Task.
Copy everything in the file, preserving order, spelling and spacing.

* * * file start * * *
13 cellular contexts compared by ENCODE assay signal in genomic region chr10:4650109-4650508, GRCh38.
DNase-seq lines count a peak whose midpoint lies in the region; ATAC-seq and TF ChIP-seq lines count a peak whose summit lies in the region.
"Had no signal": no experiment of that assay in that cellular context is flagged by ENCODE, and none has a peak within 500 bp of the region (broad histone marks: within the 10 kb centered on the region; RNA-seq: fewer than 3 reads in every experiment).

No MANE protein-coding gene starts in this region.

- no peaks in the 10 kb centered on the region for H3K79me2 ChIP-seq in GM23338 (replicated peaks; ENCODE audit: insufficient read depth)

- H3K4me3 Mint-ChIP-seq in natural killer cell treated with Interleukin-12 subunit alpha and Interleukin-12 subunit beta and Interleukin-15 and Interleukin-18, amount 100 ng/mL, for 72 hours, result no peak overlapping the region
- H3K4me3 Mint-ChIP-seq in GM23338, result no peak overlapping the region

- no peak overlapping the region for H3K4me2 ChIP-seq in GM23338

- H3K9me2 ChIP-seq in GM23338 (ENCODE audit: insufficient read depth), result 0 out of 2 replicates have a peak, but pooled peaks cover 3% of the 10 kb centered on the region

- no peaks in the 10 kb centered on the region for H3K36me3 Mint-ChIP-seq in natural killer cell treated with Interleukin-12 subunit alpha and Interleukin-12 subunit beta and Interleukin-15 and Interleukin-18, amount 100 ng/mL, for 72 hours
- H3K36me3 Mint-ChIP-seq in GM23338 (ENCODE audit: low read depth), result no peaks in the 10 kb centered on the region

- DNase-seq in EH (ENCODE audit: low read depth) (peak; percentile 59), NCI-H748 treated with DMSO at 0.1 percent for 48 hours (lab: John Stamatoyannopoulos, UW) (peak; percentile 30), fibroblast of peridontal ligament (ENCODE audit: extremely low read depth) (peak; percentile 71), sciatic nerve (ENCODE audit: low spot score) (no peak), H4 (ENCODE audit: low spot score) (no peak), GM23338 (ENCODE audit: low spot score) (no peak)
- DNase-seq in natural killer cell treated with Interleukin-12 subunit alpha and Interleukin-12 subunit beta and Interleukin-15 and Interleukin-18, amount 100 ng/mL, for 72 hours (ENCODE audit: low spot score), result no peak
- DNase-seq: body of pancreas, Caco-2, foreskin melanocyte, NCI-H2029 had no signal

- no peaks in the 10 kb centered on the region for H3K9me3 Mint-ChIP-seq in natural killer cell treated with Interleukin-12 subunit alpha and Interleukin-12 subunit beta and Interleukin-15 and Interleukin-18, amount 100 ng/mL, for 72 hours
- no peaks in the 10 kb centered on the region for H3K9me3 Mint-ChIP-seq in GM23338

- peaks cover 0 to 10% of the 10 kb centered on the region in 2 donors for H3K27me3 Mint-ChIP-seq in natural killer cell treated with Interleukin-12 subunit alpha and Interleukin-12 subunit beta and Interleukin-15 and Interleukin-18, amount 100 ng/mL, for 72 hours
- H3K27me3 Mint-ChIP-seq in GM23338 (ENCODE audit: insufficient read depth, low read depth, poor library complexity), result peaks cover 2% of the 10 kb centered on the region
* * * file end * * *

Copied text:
13 cellular contexts compared by ENCODE assay signal in genomic region chr10:4650109-4650508, GRCh38.
DNase-seq lines count a peak whose midpoint lies in the region; ATAC-seq and TF ChIP-seq lines count a peak whose summit lies in the region.
"Had no signal": no experiment of that assay in that cellular context is flagged by ENCODE, and none has a peak within 500 bp of the region (broad histone marks: within the 10 kb centered on the region; RNA-seq: fewer than 3 reads in every experiment).

No MANE protein-coding gene starts in this region.

- no peaks in the 10 kb centered on the region for H3K79me2 ChIP-seq in GM23338 (replicated peaks; ENCODE audit: insufficient read depth)

- H3K4me3 Mint-ChIP-seq in natural killer cell treated with Interleukin-12 subunit alpha and Interleukin-12 subunit beta and Interleukin-15 and Interleukin-18, amount 100 ng/mL, for 72 hours, result no peak overlapping the region
- H3K4me3 Mint-ChIP-seq in GM23338, result no peak overlapping the region

- no peak overlapping the region for H3K4me2 ChIP-seq in GM23338

- H3K9me2 ChIP-seq in GM23338 (ENCODE audit: insufficient read depth), result 0 out of 2 replicates have a peak, but pooled peaks cover 3% of the 10 kb centered on the region

- no peaks in the 10 kb centered on the region for H3K36me3 Mint-ChIP-seq in natural killer cell treated with Interleukin-12 subunit alpha and Interleukin-12 subunit beta and Interleukin-15 and Interleukin-18, amount 100 ng/mL, for 72 hours
- H3K36me3 Mint-ChIP-seq in GM23338 (ENCODE audit: low read depth), result no peaks in the 10 kb centered on the region

- DNase-seq in EH (ENCODE audit: low read depth) (peak; percentile 59), NCI-H748 treated with DMSO at 0.1 percent for 48 hours (lab: John Stamatoyannopoulos, UW) (peak; percentile 30), fibroblast of peridontal ligament (ENCODE audit: extremely low read depth) (peak; percentile 71), sciatic nerve (ENCODE audit: low spot score) (no peak), H4 (ENCODE audit: low spot score) (no peak), GM23338 (ENCODE audit: low spot score) (no peak)
- DNase-seq in natural killer cell treated with Interleukin-12 subunit alpha and Interleukin-12 subunit beta and Interleukin-15 and Interleukin-18, amount 100 ng/mL, for 72 hours (ENCODE audit: low spot score), result no peak
- DNase-seq: body of pancreas, Caco-2, foreskin melanocyte, NCI-H2029 had no signal

- no peaks in the 10 kb centered on the region for H3K9me3 Mint-ChIP-seq in natural killer cell treated with Interleukin-12 subunit alpha and Interleukin-12 subunit beta and Interleukin-15 and Interleukin-18, amount 100 ng/mL, for 72 hours
- no peaks in the 10 kb centered on the region for H3K9me3 Mint-ChIP-seq in GM23338

- peaks cover 0 to 10% of the 10 kb centered on the region in 2 donors for H3K27me3 Mint-ChIP-seq in natural killer cell treated with Interleukin-12 subunit alpha and Interleukin-12 subunit beta and Interleukin-15 and Interleukin-18, amount 100 ng/mL, for 72 hours
- H3K27me3 Mint-ChIP-seq in GM23338 (ENCODE audit: insufficient read depth, low read depth, poor library complexity), result peaks cover 2% of the 10 kb centered on the region